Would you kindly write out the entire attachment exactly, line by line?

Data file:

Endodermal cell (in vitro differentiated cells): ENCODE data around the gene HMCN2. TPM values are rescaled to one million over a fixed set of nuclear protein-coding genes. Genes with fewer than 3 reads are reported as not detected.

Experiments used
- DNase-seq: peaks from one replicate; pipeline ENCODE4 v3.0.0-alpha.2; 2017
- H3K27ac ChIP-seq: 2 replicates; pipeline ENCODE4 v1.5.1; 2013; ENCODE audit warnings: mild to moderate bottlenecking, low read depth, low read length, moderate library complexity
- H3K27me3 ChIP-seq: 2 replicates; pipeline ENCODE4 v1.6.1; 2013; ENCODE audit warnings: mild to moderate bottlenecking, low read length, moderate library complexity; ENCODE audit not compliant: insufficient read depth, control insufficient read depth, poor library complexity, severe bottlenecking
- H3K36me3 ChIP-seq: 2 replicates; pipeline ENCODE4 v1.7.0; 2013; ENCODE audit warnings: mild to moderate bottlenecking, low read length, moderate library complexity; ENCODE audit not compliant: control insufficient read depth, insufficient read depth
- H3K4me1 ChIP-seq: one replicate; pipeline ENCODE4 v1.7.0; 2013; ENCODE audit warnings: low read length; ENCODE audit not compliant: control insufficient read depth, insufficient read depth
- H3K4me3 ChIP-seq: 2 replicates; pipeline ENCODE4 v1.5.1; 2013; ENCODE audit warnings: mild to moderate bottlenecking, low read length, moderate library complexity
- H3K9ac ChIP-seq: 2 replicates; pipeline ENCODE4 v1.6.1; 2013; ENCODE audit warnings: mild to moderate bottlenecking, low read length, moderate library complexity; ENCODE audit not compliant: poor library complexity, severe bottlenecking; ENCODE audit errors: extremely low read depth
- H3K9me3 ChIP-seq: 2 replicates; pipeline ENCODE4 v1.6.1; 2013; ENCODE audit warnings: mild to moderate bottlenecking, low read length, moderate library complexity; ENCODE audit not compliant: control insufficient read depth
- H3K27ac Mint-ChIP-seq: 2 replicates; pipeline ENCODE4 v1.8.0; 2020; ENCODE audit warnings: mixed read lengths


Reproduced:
Endodermal cell (in vitro differentiated cells): ENCODE data around the gene HMCN2. TPM values are rescaled to one million over a fixed set of nuclear protein-coding genes. Genes with fewer than 3 reads are reported as not detected.

Experiments used
- DNase-seq: peaks from one replicate; pipeline ENCODE4 v3.0.0-alpha.2; 2017
- H3K27ac ChIP-seq: 2 replicates; pipeline ENCODE4 v1.5.1; 2013; ENCODE audit warnings: mild to moderate bottlenecking, low read depth, low read length, moderate library complexity
- H3K27me3 ChIP-seq: 2 replicates; pipeline ENCODE4 v1.6.1; 2013; ENCODE audit warnings: mild to moderate bottlenecking, low read length, moderate library complexity; ENCODE audit not compliant: insufficient read depth, control insufficient read depth, poor library complexity, severe bottlenecking
- H3K36me3 ChIP-seq: 2 replicates; pipeline ENCODE4 v1.7.0; 2013; ENCODE audit warnings: mild to moderate bottlenecking, low read length, moderate library complexity; ENCODE audit not compliant: control insufficient read depth, insufficient read depth
- H3K4me1 ChIP-seq: one replicate; pipeline ENCODE4 v1.7.0; 2013; ENCODE audit warnings: low read length; ENCODE audit not compliant: control insufficient read depth, insufficient read depth
- H3K4me3 ChIP-seq: 2 replicates; pipeline ENCODE4 v1.5.1; 2013; ENCODE audit warnings: mild to moderate bottlenecking, low read length, moderate library complexity
- H3K9ac ChIP-seq: 2 replicates; pipeline ENCODE4 v1.6.1; 2013; ENCODE audit warnings: mild to moderate bottlenecking, low read length, moderate library complexity; ENCODE audit not compliant: poor library complexity, severe bottlenecking; ENCODE audit errors: extremely low read depth
- H3K9me3 ChIP-seq: 2 replicates; pipeline ENCODE4 v1.6.1; 2013; ENCODE audit warnings: mild to moderate bottlenecking, low read length, moderate library complexity; ENCODE audit not compliant: control insufficient read depth
- H3K27ac Mint-ChIP-seq: 2 replicates; pipeline ENCODE4 v1.8.0; 2020; ENCODE audit warnings: mixed read lengths